Get lost, summer! The heat, the humidity, the dumb movies with dialogue that sounds like it was written by Google Translate, it's enough already. Bring on the fall, with its crisp air, cool temps, and awards contenders. We are ready.

With August about to turn into September, and the dog days about to transform into the most wonderful time of the year (at least for movie lovers and school supply stores), we’re turning our attention to what’s ahead, and the exciting titles headed our way from September through November. They run the gamut from major players at the year’s film festivals to major entries in some of the biggest cinematic universes in the world. Get your calendar app open; you’re going to want to remember when these 25 movies are coming to a theater near you.


The patron saint of scary clowns has returned, and despite a curious affinity for Victorian-era garb, this iteration of Pennywise looks downright terrifying. Based on Stephen King’s classic novel, It follows a group of misfit tweens who set out to defeat the sinister entity that lurks in the sewers and wreaks murderous havoc on their small town. In addition to inspiring countless clown phobias, King’s beloved horror story had a sizable influence on Stranger Things — so it’s not too surprising that the new film stars one of the kids from the hit series. Although it’s damn near impossible to top Tim Curry’s iconic portrayal of Pennywise in the 1990 TV miniseries, Bill Skarsgard seems up to the task with his menacing take in the new adaptation from director Andy Muschietti (Mama). And hey, maybe there’s hope for at least one good Stephen King movie this year. (September 8) — Britt Hayes


A new Darren Aronofsky thriller is enough of a reason to get excited, but mother! seems especially intriguing. The official synopsis is vague and the trailers have featured minimal footage, reusing one tracking shot that follows Jennifer Lawrence around an empty house as haunting music and intense dialogue plays. What we do know is that Lawrence and Javier Bardem play a couple whose relationship is tested by the unexpected arrival of two visitors, played by Michelle Pfeiffer and Ed Harris. Aronofsky has a brilliant way of cracking open the disturbed psyches of his characters and unspooling their deepest anxieties and fears on screen. If mother! is a trip half as wild as Black Swan or as visceral as Requiem for a Dream, then we’re in for a real treat. But maybe don’t bring your mom to this one, definitely doesn’t look like a mom movie. (September 15) — E. Oliver Whitney

Brad’s Status

Mike White is the genius behind Enlightened, School of Rock, and one of the best episodes of Freaks and Geeks — which should be all the convincing you need to see Brad’s Status. Written and directed by White, the film stars Ben Stiller as a dad named Brad, whose confidence is shaken when he runs into an old, far-more-successful pal while touring colleges with his son. White has a remarkably empathic ability to convey pathos, often heightening the complex, flawed realism of humanity into something darkly funny and oddly poignant. With a fantastic supporting cast that includes Jemaine Clement, Jenna Fischer and Michael Sheen, Brad’s Status is a must-see. (September 15) — BH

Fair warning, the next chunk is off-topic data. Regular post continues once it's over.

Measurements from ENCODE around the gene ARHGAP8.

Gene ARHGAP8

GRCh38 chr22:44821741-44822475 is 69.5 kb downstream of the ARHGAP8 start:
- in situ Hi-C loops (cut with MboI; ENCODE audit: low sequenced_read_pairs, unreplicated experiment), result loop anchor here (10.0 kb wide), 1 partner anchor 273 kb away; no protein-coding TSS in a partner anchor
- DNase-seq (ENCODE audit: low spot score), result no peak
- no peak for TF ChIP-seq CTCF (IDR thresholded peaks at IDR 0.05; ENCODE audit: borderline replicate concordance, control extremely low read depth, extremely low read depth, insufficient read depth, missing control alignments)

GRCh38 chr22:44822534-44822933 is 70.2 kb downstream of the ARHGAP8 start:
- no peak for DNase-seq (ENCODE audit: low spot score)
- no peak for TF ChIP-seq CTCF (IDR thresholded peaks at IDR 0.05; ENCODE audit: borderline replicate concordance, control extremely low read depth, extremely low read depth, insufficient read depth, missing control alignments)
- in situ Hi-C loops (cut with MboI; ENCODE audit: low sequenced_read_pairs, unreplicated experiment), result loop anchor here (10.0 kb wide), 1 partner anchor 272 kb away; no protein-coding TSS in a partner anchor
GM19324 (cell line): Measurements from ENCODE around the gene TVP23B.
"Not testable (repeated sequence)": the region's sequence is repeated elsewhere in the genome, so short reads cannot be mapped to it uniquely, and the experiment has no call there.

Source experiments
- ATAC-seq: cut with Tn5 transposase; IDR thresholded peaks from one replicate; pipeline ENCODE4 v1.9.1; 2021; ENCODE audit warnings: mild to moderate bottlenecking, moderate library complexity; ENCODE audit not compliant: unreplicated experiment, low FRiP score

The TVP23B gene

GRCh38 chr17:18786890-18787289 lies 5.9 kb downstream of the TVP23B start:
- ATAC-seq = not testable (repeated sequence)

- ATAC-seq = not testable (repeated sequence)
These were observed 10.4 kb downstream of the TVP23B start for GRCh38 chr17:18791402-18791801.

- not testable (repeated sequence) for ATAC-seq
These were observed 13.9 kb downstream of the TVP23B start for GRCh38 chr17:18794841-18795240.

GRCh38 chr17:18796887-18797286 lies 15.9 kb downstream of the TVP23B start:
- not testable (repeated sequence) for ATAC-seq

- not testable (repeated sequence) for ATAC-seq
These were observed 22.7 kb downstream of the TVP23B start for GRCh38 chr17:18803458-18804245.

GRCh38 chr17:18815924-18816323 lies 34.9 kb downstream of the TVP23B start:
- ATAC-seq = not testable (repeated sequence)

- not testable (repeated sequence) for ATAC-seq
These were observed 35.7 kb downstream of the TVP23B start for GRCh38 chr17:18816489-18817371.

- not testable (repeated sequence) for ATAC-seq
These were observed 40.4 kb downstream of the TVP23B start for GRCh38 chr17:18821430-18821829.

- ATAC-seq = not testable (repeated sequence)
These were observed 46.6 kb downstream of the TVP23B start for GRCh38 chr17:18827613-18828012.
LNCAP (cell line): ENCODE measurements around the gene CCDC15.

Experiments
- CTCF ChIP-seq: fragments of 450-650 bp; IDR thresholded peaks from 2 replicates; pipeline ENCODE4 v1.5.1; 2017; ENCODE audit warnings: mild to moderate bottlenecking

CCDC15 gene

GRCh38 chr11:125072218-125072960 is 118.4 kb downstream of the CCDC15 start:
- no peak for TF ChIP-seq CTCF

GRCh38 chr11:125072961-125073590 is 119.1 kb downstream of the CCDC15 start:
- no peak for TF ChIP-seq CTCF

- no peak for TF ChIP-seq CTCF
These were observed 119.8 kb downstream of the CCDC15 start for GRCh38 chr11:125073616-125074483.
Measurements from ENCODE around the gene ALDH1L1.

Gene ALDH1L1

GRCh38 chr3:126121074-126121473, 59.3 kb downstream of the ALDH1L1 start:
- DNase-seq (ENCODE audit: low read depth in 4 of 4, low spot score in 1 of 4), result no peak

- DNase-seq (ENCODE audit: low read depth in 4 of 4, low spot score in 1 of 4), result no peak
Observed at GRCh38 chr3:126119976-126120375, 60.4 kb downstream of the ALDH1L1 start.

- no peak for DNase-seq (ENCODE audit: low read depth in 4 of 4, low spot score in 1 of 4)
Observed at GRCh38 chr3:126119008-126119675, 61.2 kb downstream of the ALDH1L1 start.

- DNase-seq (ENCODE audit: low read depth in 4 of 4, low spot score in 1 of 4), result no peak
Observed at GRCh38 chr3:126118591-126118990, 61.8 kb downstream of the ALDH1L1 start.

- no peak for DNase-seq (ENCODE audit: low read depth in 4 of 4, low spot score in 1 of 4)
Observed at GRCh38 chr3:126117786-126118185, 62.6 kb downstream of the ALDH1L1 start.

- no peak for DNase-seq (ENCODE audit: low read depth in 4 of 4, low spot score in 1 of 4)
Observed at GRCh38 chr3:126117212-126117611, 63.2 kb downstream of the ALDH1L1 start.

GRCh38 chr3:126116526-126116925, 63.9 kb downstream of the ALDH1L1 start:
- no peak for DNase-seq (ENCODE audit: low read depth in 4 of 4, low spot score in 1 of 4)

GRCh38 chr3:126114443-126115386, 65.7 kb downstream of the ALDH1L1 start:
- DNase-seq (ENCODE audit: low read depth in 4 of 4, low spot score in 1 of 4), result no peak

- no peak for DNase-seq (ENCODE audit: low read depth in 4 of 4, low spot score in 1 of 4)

Kingsman: The Golden Circle

When last we left Colin Firth’s super-spy Harry Hart, he was dead. <Extreme Monty Python Voice>He ... he got better.</Extreme Monty Python Voice> And in Kingsman: The Golden Circle, Firth returns for another bombastic spy film along with Taron Edgerton as his protégé Eggsy and Mark Strong as Merlin, their armorer and trainer. New additions to the cast for the sequel include Jeff Bridges and Channing Tatum, members of an American counterpart to the Kingsman spy agency, and Julianne Moore, whose Poppy is The Golden Circle’s main antagonist. The first film, directed by Matthew Vaughn, smartly updated old-fashioned Roger Moore-style 007 films for the present day, and Vaughn and his frequent collaborator Jane Goldman both returned to complete this particular circle. We still have no clue how Firth survived a literal bullet to the brain, but if the Bond movies have taught us anything, it’s that you only live twice. (September 22) — Matt Singer

Battle of the Sexes

It’s one of the most famous tennis matches in the history of the sport: Bobby Riggs versus Billie Jean King, in a winner-takes-all contest for $100,000 and gender bragging rights. Now the match is a movie; Battle of the Sexes, from Little Miss Sunshine directors Jonathan Dayton and Valerie Faris. They’ve got Emma Stone as King and Steve Carell as Riggs, and a script by Simon Beaufoy, the Oscar-winning writer of Slumdog Millionaire. If the movie lives up to its cast and pedigree it could be game set match for the title of our favorite biopic of the fall. (I’m so sorry.) (September 22) — MS